Five Reasons Youth Pastors Don’t Do Campus Ministry Most youth pastors do not engage in campus ministry of any kind. This is a mistake. Although a spiritual battle takes place in our youth services once a week, the war is taking place on the campus. There are five simple reasons why youth pastors don’t do campus ministry: (1) Campus...

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I recently had a conversation…for: Youth Leaders

I recently had a conversation with a youth pastor regarding Campus Missions. His youth ministry was not active in their local school systems, and he was apologetically trying to explain why. “We’ve been told that we are not welcome in the school system, so unfortunately we can’t be involved in Campus Missions.”  He went on to explain, “Evidently a youth pastor really messed things up years ago by overstepping the legal boundaries, and now the schools won’t have anything to do with youth pastors.” This is a familiar story that I’ve heard many times over. I’ve also personally experienced the rejection of an administrator who felt the presence of a youth pastor on campus would violate the United States Constitution. Sounds pretty serious. While I don’t agree with this decision by many school administrations, I also believe the youth pastor was wrong. He allowed a decision by an administrator to become an excuse that dictated the direction and scope of his youth ministry. More specifically, the rejection of the school system became a rule for what his youth ministry couldn’t do.

It’s easy to be intimidated by the campus. It’s also easy to be affected by rejection. But our God is bigger than one campus and one decision. Additionally, rejection does not change our mission, nor that of our students. And students are the key to dealing with rejection from a school administrator. This is because at it’s heart, campus missions is not about a youth pastor or youth leader. It’s about students rising up to become leaders in their own right. You can be successful in Campus Missions and be prohibited from being on campus at the same time. Just like youth ministry, Campus Missions is not about youth pastors—it’s about students. Does your view of Campus Missions mean that you have to personally be present, making an impact on the campus? Or does it mean that your youth ministry, through your students, has an impact on the campus?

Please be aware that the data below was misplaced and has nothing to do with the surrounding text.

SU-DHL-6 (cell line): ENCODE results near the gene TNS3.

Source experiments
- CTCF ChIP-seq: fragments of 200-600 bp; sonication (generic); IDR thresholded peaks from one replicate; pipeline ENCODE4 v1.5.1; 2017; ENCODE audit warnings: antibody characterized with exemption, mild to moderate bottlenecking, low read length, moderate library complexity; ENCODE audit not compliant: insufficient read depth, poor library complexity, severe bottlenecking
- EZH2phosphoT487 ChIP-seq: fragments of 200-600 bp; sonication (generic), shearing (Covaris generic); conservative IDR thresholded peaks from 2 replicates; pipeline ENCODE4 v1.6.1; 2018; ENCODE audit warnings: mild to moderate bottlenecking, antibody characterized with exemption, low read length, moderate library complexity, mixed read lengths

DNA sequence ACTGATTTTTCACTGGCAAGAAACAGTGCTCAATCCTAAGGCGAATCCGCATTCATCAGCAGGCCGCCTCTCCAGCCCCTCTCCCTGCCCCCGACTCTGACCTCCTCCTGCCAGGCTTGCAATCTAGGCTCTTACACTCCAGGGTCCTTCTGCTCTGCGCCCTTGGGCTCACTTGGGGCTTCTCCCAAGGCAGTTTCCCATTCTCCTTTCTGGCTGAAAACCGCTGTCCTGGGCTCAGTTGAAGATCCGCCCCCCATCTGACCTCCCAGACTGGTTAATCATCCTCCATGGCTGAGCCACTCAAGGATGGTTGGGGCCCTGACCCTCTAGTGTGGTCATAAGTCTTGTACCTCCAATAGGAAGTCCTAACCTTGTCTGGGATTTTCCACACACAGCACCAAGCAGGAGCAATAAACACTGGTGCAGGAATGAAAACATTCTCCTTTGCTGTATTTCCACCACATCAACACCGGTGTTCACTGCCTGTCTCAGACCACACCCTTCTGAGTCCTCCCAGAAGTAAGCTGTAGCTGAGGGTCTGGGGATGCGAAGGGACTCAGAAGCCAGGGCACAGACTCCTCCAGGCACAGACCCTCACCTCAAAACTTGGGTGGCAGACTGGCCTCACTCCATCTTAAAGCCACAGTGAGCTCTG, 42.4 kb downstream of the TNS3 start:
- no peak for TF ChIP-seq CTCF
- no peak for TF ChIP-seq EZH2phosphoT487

You see, an administration can prohibit a Christian youth pastor from coming to school. But they can’t prohibit Christian students from coming to school. Even if they tried to prohibit a Bible Club from officially forming, they couldn’t prevent students from exercising grassroots Christianity. They can’t stop students from gathering for prayer, reading their Bibles, or sharing their faith. As leaders, we cannot use personal rejection or perceived legal decisions as an excuse for ineffective Campus Missions. No, you may not personally be allowed on the campus, but your students are allowed.  Not only are they allowed, but they are required to be there. So instead of making excuses, let’s start building missional students. Through the discipleship process of building missional students, our spiritual presence on the campus will be more powerful than our personal physical presence could ever be. It’s not about us—it’s about students.

I recently had a conversation with a youth pastor regarding Campus Missions. His youth ministry was not active in their local school systems, and he was apologetically trying to explain why. “We’ve been told that we are not welcome in the school system, so unfortunately we can’t be involved in Campus Missions.”  He went on to explain,...